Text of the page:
You could execute the code in a web worker. Then you are still able to handle timeout events while the code is running. As soon as the web worker finishes its job you can cancel the timeout. And as soon as the timeout happens you can terminate the web worker.

execWithTimeout(function() {
    if (Math.random() < 0.5) {
        for(;;) {}
    } else {
        return 12;
    }
}, 3000, function(err, result) {
    if (err) {
        console.log('Error: ' + err.message);
    } else {
        console.log('Result: ' + result);
    }
});

function execWithTimeout(code, timeout, callback) {
    var worker = new Worker('data:text/javascript;base64,' + btoa('self.postMessage(' + String(code) + '\n());'));
    var id = setTimeout(function() {
        worker.terminate();
        callback(new Error('Timeout'));
    }, timeout);
    worker.addEventListener('error', function(e) {
        clearTimeout(id);
        callback(e);
    });
    worker.addEventListener('message', function(e) {
        clearTimeout(id);
        callback(null, e.data);
    });
}
share|improve this answer

You can achieve this only using some hardcore tricks. Like for example if you know what kind of variable your function returns (note that EVERY js function returns something, default is undefined) you can try something like this: define variable

var x = null;

and run test in seperate "thread":

function test(){
    if (x || x == undefined)
        console.log("Cool, my function finished the job!");
    else
        console.log("Ehh, still far from finishing!");
}
setTimeout(test, 10000);

and finally run function:

x = myFunction(myArguments);

This only works if you know that your function either does not return any value (i.e. the returned value is undefined) or the value it returns is always "not false", i.e. is not converted to false statement (like 0, null, etc).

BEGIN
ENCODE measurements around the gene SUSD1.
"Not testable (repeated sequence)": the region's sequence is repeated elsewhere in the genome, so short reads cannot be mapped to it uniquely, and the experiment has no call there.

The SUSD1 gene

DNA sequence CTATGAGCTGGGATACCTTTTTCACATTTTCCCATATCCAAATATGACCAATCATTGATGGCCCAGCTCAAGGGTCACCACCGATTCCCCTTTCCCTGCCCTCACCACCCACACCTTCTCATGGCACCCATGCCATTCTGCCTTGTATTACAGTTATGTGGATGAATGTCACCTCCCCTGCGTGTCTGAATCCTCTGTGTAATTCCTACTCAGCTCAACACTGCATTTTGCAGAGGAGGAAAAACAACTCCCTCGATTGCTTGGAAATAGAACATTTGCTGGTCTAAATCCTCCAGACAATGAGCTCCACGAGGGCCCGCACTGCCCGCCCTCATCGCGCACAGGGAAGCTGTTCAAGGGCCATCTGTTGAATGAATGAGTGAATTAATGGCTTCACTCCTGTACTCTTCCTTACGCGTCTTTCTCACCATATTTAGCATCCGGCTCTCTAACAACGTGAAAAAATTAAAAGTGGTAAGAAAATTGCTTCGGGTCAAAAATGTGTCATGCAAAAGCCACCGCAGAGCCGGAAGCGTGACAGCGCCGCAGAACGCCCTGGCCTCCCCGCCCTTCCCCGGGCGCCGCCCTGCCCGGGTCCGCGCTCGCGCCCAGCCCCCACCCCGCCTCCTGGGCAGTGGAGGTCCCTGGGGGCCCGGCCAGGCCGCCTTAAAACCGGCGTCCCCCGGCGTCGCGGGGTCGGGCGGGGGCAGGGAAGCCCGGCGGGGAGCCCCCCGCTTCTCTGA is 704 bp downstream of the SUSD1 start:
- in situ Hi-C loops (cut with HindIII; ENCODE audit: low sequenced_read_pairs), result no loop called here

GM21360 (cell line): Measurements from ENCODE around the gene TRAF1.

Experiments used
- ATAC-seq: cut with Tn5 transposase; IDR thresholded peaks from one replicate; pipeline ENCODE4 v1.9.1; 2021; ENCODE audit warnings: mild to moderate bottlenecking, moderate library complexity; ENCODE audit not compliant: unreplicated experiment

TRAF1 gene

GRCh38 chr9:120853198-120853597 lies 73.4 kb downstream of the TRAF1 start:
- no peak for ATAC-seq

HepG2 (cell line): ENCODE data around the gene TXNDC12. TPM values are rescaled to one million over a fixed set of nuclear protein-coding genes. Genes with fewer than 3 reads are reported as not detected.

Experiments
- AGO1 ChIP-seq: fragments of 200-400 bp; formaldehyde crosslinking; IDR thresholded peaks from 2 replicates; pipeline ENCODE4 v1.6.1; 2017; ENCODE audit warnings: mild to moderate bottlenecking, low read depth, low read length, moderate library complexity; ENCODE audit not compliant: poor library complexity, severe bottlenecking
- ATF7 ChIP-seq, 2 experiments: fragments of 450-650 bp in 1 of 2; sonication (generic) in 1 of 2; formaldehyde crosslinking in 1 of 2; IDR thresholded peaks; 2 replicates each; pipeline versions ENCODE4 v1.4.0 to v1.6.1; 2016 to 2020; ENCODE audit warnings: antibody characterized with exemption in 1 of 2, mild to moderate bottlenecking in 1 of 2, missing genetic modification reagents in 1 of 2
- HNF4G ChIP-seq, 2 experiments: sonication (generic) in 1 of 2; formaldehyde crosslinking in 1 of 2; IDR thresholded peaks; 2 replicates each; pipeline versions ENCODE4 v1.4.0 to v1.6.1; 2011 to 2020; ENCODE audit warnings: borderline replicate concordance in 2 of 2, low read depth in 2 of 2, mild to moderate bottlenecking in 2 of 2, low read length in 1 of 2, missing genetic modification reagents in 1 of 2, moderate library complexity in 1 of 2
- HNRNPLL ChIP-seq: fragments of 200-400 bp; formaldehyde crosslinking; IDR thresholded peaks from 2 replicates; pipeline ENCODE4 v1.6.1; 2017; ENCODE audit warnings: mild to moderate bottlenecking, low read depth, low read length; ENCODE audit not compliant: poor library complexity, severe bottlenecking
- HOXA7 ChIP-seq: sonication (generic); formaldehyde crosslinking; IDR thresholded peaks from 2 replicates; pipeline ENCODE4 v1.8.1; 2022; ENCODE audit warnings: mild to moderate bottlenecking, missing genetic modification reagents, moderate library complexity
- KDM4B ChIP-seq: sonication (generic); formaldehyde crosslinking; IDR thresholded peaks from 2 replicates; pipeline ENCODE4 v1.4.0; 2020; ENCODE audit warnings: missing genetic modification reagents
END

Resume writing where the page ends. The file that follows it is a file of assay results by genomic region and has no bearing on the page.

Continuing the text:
share|improve this answer
    
Unlike other languages, Javascript does not have threads that can freely share variables with other executing functions. It has web workers, but they can only communicate with the main thread via messaging, not by sharing variables. – jfriend00 Jan 8 '12 at 16:07

Share a variable between the observing timer and the executing function.

Implement the observing timer with window.setTimeout or window.setInterval. When the observing timer executes, it sets an exit value to the shared variable.

The executing function constantly checks for the variable value.. and returns if the exit value is specified.

share|improve this answer
1  
setTimeout only guarantees a minimum delay, if executing function is still running when the timeout expires, the observing function will only get called once executing function is complete. You'll need to implement a JS version of DoEvents to make this solution work. – Douglas Jan 8 '12 at 15:59
    
A timer will never get called while an executing function is running because javascript is single-threaded. The timer can ONLY get triggered after the function finishes executing. Therefore, I don't think this can work. If you think otherwise, please create a jsFiddle that shows this. – jfriend00 Jan 8 '12 at 16:06
    
You're right. Thinking about it, if HTML5 is an option the use of a worker can be a possible solution. What do you think? – Rogel Garcia Jan 8 '12 at 16:19
    
If the function could live within the constraints of a web-worker (no shared variables or code with the main page, no DOM access, newer browsers only, etc...), then it might be possible with web-workers (as mentioned in both my answer and in Robert's answer). – jfriend00 Jan 8 '12 at 16:26
    
Ohhh.. sorry.. I confess that I have not read them. ;) – Rogel Garcia Jan 8 '12 at 16:52